icon bookmark-bicon bookmarkicon cameraicon checkicon chevron downicon chevron lefticon chevron righticon chevron upicon closeicon v-compressicon downloadicon editicon v-expandicon fbicon fileicon filtericon flag ruicon full chevron downicon full chevron lefticon full chevron righticon full chevron upicon gpicon insicon mailicon moveicon-musicicon mutedicon nomutedicon okicon v-pauseicon v-playicon searchicon shareicon sign inicon sign upicon stepbackicon stepforicon swipe downicon tagicon tagsicon tgicon trashicon twicon vkicon yticon wticon fm
21 Jun, 2009 17:50

Egyptian truce proposal may open Gaza

Egyptian truce proposal may open Gaza

A “mega-truce” proposal that would end Gaza’s isolation, restore Palestinian unity and expedite a long-stalled prisoner exchange between Israel and Hamas has been put on the table by Egypt.

The ambitious proposal, according to the Tel Aviv daily Yediot Achronot, has been presented to the parties with a July 7 take-it-or-leave-it deadline. Israeli Defense Minister Ehud Barak arrived in Cairo yesterday for discussions with the Egyptian leadership.

Drawn up by Egyptian intelligence chief Omar Suleiman, the proposal is the first comprehensive attempt to resolve the internal Palestinian entanglements while winning the release of Israeli soldier Gilad Shalit, whose capture by Hamas three years ago has exacerbated the continuing tensions.

Under the reported proposal, the present Hamas government in Gaza would be replaced by a unity government with representatives of all major Palestinian organizations. This provisional body would rule until elections are held in January in both the West Bank, presently dominated by the moderate Fatah faction, and Gaza. All parties would have to agree beforehand to accept the results of that vote.

The following are other aspects of the proposal:

- Both Israel and Hamas would soften their positions to enable the exchange of Shalit for roughly 1,000 Palestinian prisoners in Israeli hands. This, in turn, would open the way for Israel to lift a blockade of the Gaza Strip which has permitted entry of only humanitarian supplies.

- The provisional administration in Gaza would be subordinate to Palestinian Autonomy President Mahmoud Abbas, even though Hamas has denied his legitimacy. The international community has pledged $5 billion for the restoration of damage inflicted on Gaza during Israel’s incursion in January, but it has said that it will only channel the money through Abbas, and not through Hamas, which is seen as having unlawfully seized control of Gaza through an armed putsch two years ago.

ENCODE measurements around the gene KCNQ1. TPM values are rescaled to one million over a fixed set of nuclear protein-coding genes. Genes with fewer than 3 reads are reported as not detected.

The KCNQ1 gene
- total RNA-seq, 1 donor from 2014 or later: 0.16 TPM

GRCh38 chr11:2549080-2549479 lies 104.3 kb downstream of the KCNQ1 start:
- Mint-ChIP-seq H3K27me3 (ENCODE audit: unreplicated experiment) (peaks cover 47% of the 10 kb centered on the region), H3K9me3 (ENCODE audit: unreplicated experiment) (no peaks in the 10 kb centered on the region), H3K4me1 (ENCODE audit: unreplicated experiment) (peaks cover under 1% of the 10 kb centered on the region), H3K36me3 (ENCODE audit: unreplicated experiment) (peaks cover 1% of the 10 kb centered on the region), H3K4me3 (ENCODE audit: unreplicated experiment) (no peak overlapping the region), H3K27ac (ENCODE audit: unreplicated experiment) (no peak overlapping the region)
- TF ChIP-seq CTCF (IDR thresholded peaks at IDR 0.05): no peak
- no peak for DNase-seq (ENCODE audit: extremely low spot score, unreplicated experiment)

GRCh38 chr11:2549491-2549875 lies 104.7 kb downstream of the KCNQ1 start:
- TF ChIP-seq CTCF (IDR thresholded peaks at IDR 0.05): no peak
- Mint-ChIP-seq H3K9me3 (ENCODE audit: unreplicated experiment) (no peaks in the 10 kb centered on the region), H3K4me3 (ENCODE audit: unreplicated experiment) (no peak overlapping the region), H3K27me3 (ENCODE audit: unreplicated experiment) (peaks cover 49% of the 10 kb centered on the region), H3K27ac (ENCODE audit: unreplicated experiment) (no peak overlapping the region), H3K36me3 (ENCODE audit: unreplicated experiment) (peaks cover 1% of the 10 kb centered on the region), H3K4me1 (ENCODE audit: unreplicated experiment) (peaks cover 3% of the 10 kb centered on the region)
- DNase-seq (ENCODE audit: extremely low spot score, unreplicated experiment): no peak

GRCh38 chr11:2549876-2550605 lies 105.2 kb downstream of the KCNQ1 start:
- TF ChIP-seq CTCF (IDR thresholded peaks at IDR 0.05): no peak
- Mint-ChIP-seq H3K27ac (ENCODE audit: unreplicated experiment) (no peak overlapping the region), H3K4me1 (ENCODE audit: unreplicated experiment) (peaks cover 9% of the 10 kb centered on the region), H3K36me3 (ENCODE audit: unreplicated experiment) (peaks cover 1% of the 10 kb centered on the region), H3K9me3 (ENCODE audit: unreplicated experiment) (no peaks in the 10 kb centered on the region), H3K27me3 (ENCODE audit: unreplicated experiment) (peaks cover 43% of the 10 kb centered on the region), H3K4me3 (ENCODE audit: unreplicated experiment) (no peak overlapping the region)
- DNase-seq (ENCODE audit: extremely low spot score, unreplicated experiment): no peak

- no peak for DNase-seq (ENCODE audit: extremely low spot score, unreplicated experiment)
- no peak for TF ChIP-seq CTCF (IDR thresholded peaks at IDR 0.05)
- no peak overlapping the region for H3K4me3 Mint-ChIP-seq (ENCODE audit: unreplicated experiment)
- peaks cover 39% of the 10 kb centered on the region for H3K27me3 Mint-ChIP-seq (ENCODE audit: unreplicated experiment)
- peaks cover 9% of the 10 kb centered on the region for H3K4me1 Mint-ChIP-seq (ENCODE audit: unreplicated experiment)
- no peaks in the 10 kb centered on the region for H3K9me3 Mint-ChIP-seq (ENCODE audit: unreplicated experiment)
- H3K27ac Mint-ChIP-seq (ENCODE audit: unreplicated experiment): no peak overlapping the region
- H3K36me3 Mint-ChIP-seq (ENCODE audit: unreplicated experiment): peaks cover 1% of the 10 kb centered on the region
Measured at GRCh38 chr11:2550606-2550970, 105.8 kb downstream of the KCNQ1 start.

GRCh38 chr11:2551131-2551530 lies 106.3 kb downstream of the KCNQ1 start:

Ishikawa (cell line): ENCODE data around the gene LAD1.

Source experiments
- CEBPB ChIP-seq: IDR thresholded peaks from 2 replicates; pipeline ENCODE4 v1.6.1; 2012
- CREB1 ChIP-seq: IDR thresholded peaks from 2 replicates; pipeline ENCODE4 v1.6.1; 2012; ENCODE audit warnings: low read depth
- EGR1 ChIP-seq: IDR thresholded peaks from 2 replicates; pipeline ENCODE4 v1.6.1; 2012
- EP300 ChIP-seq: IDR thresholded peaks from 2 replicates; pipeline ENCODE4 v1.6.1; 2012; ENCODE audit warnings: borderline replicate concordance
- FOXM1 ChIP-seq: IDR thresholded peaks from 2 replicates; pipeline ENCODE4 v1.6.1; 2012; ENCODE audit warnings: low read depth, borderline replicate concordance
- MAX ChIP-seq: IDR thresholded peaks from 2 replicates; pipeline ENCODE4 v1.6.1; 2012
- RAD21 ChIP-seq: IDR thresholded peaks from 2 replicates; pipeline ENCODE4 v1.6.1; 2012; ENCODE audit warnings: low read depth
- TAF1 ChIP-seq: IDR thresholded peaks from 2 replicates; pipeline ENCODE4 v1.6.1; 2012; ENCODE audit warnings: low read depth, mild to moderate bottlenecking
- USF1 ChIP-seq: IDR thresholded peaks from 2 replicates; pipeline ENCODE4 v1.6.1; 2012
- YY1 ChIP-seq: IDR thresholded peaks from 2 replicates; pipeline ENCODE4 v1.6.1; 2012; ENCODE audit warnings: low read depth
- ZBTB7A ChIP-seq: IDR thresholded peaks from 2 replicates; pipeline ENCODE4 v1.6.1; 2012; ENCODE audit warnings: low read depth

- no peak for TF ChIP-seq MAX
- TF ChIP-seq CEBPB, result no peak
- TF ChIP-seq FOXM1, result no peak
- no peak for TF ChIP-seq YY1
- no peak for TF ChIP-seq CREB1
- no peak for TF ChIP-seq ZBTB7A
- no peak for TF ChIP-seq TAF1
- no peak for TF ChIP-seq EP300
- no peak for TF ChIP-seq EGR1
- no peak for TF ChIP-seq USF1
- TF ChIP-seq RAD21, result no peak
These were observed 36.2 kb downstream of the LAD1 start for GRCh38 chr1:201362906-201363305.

- International supervisors will ensure that concrete, iron and other materials arriving in Gaza is used only for reconstruction and other civilian purposes and will not be siphoned off by militant organizations for building bunkers or weaponry. This supervision will also apply to fertilizers and other chemicals which can be used for explosives.

- Egypt will open its own crossing point to Gaza. The crossing would be monitored on the Palestinian side by Fatah, not Hamas, and Israel would observe the crossing point through cameras.
If the parties accept the proposal, the primary beneficiary would be the 1.5 million residents of the Gaza Strip who have been living at a virtual subsistence level for more than two years. The promised massive infusion of foreign funds would not only restore the strip’s physical infrastructure, but revive a stagnant economy.

Although Hamas has succeeded in suppressing opposition in Gaza, Israeli analysts believe the organization’s leadership understands, due to the current unrest in Iran, that suppression has its limitations. While Hamas would have to waive its present rule in Gaza, the proposal offers it the opportunity to win control of all Palestinian territory, including the West Bank, in January’s election.
Fatah would welcome the chance to resume at least a partial and temporary role in Gaza’s administration, but it has grave reservations about the looming elections and the possibility that Hamas could defeat it in the West Bank, as well. Under Abbas’ faltering leadership, Fatah has not yet executed reforms that would win it the respect of the Palestinian electorate.

Israel, likewise, fears the prospect of a Hamas election victory since the Islamist organization remains dedicated to Israel’s destruction. It might, however, support the Egyptian initiative since it might hasten Shalit’s release and bring a period of stability, during which political attitudes within the Palestinian camp may shift.

Abraham Rabinovich for RT